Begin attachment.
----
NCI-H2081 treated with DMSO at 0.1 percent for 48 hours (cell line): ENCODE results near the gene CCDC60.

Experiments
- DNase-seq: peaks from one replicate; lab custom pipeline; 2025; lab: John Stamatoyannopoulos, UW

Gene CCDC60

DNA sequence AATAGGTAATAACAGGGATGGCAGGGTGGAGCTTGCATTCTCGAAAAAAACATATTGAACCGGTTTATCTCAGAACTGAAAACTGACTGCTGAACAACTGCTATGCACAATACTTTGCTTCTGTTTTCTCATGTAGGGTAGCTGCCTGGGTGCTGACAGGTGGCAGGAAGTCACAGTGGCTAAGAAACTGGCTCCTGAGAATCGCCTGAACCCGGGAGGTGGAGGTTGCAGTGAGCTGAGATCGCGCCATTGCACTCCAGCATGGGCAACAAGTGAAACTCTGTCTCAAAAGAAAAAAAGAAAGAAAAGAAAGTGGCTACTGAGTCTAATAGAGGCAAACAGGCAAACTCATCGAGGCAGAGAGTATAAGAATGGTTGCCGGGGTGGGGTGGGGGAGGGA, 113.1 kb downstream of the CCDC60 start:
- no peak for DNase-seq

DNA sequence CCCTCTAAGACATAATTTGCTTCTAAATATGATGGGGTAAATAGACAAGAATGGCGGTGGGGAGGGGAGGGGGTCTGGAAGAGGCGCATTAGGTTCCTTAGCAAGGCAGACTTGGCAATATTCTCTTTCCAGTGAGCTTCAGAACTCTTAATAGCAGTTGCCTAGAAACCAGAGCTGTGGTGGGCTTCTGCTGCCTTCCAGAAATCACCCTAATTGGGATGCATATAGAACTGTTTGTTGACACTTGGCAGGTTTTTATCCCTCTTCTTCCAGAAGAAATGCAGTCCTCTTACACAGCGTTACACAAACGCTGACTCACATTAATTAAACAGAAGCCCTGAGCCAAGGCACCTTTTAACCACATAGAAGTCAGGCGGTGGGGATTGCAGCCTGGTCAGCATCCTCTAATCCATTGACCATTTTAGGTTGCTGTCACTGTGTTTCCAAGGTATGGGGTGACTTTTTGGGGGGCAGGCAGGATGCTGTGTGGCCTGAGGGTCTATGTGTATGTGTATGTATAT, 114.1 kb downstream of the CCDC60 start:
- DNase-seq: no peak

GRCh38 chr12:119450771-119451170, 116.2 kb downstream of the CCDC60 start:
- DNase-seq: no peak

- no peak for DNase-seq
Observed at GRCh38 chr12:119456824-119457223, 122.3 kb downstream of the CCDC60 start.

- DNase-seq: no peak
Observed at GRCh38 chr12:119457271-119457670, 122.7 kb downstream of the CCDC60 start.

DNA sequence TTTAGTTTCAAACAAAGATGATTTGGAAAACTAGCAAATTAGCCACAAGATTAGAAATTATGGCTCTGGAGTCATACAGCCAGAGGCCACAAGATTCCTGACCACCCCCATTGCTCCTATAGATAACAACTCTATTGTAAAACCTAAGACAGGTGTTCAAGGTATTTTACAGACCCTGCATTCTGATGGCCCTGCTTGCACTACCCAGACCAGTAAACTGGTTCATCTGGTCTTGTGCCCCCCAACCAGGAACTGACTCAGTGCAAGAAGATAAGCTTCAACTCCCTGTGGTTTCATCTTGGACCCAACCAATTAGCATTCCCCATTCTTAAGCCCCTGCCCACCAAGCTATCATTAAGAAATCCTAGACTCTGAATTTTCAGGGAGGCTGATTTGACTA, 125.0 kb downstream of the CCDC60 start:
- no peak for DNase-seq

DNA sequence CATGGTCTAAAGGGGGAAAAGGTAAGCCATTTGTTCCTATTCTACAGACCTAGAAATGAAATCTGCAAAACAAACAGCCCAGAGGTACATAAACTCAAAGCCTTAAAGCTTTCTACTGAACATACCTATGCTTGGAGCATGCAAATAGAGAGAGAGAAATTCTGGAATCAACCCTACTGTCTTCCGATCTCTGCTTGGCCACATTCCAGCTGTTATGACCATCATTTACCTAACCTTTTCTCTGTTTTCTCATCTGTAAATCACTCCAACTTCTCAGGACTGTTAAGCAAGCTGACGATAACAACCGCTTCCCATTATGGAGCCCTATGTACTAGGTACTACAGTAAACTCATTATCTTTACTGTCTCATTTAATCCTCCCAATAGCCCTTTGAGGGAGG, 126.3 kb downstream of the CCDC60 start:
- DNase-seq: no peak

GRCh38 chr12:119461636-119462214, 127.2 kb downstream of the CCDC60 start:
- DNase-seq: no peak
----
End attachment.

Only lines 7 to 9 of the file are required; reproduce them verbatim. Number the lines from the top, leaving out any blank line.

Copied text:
DNA sequence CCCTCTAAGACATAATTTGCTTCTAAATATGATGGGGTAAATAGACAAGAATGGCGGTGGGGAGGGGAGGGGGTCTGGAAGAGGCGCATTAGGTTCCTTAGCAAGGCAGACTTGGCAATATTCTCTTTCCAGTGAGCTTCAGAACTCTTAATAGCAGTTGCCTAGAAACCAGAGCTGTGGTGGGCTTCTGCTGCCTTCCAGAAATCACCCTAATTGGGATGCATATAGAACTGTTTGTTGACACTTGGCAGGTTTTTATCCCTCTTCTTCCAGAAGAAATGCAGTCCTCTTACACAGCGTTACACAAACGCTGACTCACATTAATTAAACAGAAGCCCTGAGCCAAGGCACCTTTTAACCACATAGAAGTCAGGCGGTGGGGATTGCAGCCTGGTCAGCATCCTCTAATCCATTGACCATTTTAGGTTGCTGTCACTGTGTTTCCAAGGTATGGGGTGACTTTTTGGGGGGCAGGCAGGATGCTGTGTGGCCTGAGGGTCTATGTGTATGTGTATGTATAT, 114.1 kb downstream of the CCDC60 start:
- DNase-seq: no peak

GRCh38 chr12:119450771-119451170, 116.2 kb downstream of the CCDC60 start: